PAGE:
How Wireless Modems Work

Wireless modems are connectors of wireless networks that are used for Internet connection. When you are connected through a wireless modem, you are directly attached to your Internet Service Provider without going through the usual telephone system. This provides less hassle for Internet users.

History of Wireless Modems

In the past, analog cellular phones used a landline modem for dial-up connection. This connection was as slow as 2.5 kb/second, and sometimes even slower. The generation of digital cellular phones offered faster connections, which improved up to 4 times faster during the 2G (Second Generation) era. After that, HSCSD (High-Speed Circuit-Switched Data) was developed to provide multiple GSM (Global System for Mobile) channel support. Because of this improvement, speed began ranging from 40 kb/sec to 45 kb/sec. However, these technologies required dial-up ISP (Internet Service Provider), which was provided by mobile phone networks.

The Development of Wireless Modems

Shortly after the reign of 2G phones, 2.5G phones emerged. The latter had help options for packet data. It means that 2.5G networks split digital voice and other data into little amounts and they are mixed simultaneously in the network. This process of splitting and mixing is referred to as packet-switching. The technology permits the phone to have data and voice connection simultaneously.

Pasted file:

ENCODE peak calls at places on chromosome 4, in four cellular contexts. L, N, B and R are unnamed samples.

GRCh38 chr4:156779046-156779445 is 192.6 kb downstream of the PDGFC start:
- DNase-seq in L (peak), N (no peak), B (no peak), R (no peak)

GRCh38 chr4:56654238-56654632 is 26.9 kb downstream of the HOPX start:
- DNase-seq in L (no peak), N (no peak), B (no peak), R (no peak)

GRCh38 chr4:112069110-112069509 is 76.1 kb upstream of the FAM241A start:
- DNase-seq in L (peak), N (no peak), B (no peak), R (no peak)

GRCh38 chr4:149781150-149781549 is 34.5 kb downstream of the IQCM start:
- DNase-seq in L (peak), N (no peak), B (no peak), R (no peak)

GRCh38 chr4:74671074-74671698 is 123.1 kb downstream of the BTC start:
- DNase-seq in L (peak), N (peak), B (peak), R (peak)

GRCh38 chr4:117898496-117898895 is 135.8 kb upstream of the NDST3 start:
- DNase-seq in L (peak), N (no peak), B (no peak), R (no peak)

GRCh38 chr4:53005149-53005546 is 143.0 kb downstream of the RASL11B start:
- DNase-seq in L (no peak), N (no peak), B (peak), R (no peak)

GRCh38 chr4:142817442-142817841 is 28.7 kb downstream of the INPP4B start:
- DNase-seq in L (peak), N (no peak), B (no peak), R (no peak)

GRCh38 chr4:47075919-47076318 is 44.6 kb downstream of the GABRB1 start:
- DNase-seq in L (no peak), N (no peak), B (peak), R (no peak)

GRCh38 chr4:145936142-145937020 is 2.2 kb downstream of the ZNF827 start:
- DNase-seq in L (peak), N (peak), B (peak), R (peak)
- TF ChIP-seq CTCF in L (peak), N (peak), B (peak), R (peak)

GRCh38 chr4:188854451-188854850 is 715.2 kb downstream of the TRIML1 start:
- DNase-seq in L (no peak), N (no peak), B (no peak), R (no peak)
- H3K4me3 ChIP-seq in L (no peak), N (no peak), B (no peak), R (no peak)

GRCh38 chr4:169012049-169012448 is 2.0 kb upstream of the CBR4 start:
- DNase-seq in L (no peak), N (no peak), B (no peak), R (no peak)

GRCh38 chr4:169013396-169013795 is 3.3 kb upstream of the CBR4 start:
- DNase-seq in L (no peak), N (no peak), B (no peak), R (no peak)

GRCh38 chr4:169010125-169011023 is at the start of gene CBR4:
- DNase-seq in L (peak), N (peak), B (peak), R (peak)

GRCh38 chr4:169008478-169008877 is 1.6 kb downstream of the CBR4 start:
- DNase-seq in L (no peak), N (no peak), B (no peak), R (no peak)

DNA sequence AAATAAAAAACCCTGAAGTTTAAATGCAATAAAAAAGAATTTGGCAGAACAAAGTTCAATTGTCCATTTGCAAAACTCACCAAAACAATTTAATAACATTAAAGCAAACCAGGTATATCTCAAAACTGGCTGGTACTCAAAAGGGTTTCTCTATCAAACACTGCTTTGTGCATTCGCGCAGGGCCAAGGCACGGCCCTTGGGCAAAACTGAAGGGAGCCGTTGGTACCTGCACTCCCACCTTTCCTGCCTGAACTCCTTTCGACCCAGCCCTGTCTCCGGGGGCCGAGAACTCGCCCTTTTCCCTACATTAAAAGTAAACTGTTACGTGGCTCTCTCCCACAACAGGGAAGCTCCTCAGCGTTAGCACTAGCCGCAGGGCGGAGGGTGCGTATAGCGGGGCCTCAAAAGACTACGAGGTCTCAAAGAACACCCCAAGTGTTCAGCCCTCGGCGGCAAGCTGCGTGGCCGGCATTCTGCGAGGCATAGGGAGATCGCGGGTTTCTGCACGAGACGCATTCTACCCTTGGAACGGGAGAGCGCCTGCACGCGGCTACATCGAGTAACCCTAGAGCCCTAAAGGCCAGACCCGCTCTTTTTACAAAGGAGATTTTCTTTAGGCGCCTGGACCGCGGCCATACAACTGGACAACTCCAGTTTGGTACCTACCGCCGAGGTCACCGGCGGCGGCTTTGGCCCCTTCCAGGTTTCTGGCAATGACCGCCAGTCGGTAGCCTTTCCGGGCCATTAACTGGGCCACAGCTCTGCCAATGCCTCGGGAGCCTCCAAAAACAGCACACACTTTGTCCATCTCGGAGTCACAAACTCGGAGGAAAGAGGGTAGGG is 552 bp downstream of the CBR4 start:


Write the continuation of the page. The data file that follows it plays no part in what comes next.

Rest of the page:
This makes surfing the Internet using a mobile phone possible. A personal computer can even use that same mobile phone if it wishes to connect to the Internet. The PC just needs a special number, which it needs to “dial” before it gets admission with the packet data. The mobile phone, used as the wireless modem, now handles the data exchange in the network. Its speed can reach up to 50 kb/second.

Wireless Modems Today

The most common use of wireless modems are for an Internet connection arrangement you know as Wi-Fi. Contrary to popular belief, the term Wi-Fi does not mean “wireless fidelity”. Wi-Fi is simply a trademark name given by an alliance (Wi-Fi alliance) whose members are also part of the IEEE (Institute of Electrical and Electronics Engineers).

Wireless modems operate at very little frequencies, giving laptops, PDAs or personal computers access point towards a network. A lot of people prefer using wireless modems because the speeds by which they operate are exponentially greater than dial-up modems and even broadband Internet.